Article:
A week before the Big Ten meet, which was held in Ann Arbor, Mich., Mr. Owens and a fraternity brother were wrestling playfully when they tumbled down a flight of stairs. Mr. Owens's back hurt so much that he could not work out all week. Coach Larry Snyder and teammates had to help him in and out of the car that drove him to the track for the meet.
There, in a vain attempt to lessen the back pain, he sat for half an hour in a hot tub. He did not warm up or even stretch. At the last minute, he rejected suggestions that he withdraw from the meet and said he would try, event by event.
He tried, and the results are in the record book. On May 25, 1935, from 3:15 to 4 P.M., Jesse Owens successively equaled the world record for the 100-yard dash (9.4 seconds), broke the world record for the broad jump, now called the long jump, with his only attempt (26 feet 8 1/4 inches, which remained the record for 25 years), broke the world record for the 220-yard dash (20.3 seconds, which also bettered the record for 200 meters) and broke the world record for the 220-yard low hurdles (22.6 seconds, which also bettered the record for the 200-meter low hurdles).
Kenneth L. (Tug) Wilson, the Big Ten commissioner, watched in awe and said: "He is a floating wonder, just like he had wings."
The next year, with the Italians occupying Ethiopia, the Japanese in Manchuria, the Germans moving into the Rhineland and a civil war starting in Spain, the Olympic Games were held in Berlin. Despite pleas that the United States boycott the Olympics to protest Nazi racial policies, American officials voted to participate.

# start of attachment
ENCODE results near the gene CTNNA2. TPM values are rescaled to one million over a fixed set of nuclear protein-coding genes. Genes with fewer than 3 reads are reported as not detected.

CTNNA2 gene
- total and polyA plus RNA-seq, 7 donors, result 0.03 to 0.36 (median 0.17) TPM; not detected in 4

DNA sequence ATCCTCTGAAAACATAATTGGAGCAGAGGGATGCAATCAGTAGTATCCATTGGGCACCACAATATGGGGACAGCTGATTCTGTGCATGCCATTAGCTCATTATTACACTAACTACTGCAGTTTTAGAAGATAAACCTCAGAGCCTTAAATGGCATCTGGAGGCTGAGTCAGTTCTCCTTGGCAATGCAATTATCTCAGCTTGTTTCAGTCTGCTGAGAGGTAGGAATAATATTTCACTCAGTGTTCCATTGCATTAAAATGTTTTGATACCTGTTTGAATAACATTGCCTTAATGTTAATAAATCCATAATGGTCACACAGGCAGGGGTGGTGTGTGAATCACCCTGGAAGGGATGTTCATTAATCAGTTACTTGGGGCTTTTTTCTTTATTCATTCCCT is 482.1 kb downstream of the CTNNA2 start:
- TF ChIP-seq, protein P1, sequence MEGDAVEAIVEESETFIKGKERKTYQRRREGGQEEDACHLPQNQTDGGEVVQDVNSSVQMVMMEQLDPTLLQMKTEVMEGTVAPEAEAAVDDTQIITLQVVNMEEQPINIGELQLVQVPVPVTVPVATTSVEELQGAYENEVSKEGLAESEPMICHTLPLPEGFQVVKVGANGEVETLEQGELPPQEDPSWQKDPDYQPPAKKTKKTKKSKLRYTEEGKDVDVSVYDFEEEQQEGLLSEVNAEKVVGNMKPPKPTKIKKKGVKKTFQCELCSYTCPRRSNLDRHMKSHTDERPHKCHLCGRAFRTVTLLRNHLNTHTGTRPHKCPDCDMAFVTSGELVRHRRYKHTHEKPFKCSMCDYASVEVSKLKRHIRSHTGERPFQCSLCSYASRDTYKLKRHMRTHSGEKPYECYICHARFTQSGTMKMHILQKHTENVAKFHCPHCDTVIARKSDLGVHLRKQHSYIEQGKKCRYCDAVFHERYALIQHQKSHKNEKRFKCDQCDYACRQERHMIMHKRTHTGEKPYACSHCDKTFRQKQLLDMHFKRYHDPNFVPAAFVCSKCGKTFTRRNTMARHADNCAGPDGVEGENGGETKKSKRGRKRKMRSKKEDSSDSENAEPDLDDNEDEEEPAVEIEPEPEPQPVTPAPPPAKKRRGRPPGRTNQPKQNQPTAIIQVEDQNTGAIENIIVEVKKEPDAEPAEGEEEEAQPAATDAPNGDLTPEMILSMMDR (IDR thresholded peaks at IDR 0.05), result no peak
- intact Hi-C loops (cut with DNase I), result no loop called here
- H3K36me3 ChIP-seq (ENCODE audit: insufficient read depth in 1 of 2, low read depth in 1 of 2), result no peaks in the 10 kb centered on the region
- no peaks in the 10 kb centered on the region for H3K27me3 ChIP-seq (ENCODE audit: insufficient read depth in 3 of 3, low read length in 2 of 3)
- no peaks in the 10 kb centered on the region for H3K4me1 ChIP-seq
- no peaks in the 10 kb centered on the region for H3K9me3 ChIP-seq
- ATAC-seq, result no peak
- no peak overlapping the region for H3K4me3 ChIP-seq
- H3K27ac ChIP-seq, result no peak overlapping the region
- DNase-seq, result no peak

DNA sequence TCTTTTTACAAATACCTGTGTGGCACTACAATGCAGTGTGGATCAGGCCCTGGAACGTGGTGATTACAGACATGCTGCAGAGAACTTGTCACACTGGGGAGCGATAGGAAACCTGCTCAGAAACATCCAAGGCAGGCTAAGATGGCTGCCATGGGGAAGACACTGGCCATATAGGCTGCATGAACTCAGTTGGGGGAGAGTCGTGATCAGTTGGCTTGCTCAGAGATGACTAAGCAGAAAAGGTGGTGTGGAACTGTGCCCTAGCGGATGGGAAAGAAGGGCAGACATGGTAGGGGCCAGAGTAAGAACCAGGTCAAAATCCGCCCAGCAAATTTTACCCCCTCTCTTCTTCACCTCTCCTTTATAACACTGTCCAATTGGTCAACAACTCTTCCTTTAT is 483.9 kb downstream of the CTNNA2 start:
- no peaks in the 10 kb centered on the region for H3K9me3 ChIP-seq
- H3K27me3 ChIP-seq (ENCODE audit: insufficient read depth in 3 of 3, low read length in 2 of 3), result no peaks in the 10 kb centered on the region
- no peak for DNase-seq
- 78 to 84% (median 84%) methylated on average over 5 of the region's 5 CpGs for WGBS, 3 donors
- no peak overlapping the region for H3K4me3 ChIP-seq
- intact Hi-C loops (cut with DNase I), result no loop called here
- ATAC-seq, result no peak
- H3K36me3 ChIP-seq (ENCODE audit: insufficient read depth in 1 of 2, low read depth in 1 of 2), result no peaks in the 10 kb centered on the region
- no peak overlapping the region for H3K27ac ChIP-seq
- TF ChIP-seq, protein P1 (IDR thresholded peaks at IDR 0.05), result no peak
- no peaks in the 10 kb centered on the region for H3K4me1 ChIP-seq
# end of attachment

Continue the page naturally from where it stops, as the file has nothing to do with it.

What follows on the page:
10 Blacks on Team
The United States Olympic track team, of 66 athletes, included 10 blacks. The Nazis derided the Americans for relying on what the Nazis called an inferior race, but of the 11 individual gold medals in track won by the American men, six were won by blacks.
The hero was Mr. Owens. He won the 100-meter dash in 10.3 seconds, the 200-meter dash in 20.7 seconds and the broad jump at 26 feet 5 1/2 inches, and he led off for the United States team that won the 400-meter relay in 39.8 seconds.
His individual performances broke two Olympic records and, except for an excessive following wind, would have broken the third. The relay team broke the world record. His 100-meter and 200-meter times would have won Olympic medals through 1964, his broad- jump performance through 1968.
Actually, Mr. Owens had not been scheduled to run in the relay. Marty Glickman and Sam Stoller were, but American Olympic officials, led by Avery Brundage, wanted to avoid offending the Nazis. They replaced Mr. Glickman and Mr. Stoller, both Jews, with Mr. Owens and Ralph Metcalfe, both blacks.
Hitler did not congratulate any of the American black winners, a subject to which Mr,. Owens addressed himself for the rest of his life.
"It was all right with me," he said years later, "I didn't go to Berlin to shake hands with him, anyway. All I know is that I'm here now, and Hitler isn't.
"When I came back, after all those stories about Hitler and his snub, I came back to my native country, and I couldn't ride in the front of the bus. I had to go to the back door. I couldn't live where I wanted. Now what's the difference?"
Having returned from Berlin, he received no telephone call from President Franklin D. Roosevelt, was not asked to visit the White House. Official recognition from his own country did not come until 1976, when President Gerald R. Ford presented him the Presidential Medal of Freedom. Three years later, President Carter gave him the Living Legends Award.